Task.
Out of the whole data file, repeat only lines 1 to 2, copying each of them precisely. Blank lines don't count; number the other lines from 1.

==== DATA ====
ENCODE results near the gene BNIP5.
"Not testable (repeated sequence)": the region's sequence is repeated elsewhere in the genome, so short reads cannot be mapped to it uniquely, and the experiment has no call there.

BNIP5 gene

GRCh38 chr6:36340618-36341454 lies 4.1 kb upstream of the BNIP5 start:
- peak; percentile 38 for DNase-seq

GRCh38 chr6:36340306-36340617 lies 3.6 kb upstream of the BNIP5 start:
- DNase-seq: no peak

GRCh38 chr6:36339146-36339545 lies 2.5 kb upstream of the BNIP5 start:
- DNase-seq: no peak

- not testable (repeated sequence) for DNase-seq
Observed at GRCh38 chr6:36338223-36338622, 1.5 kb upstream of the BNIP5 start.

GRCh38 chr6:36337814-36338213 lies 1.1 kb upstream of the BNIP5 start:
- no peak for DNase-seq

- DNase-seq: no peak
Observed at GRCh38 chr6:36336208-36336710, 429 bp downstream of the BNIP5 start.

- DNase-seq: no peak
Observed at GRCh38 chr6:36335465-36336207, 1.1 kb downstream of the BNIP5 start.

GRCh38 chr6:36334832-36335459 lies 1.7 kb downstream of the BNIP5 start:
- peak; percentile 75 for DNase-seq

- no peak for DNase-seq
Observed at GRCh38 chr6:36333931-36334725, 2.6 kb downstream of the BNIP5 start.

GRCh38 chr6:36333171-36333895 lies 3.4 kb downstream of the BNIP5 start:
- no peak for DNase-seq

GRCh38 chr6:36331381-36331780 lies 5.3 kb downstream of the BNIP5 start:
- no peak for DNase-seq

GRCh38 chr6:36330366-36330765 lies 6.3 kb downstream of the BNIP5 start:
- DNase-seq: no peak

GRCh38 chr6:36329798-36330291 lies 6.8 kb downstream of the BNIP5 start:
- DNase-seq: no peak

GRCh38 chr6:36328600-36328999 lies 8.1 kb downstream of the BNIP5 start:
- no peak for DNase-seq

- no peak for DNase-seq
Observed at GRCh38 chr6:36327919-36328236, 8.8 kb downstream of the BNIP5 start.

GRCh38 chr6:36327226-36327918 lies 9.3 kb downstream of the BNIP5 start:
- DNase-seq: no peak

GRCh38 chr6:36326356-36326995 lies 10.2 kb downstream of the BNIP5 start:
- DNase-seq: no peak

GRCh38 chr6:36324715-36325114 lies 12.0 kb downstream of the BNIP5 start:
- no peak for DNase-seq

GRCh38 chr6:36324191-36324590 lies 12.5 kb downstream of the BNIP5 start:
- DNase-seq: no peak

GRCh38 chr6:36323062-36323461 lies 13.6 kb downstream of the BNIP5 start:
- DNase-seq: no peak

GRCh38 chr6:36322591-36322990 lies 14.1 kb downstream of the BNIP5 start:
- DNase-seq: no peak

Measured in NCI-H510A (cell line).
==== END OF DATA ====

ENCODE results near the gene BNIP5.
"Not testable (repeated sequence)": the region's sequence is repeated elsewhere in the genome, so short reads cannot be mapped to it uniquely, and the experiment has no call there.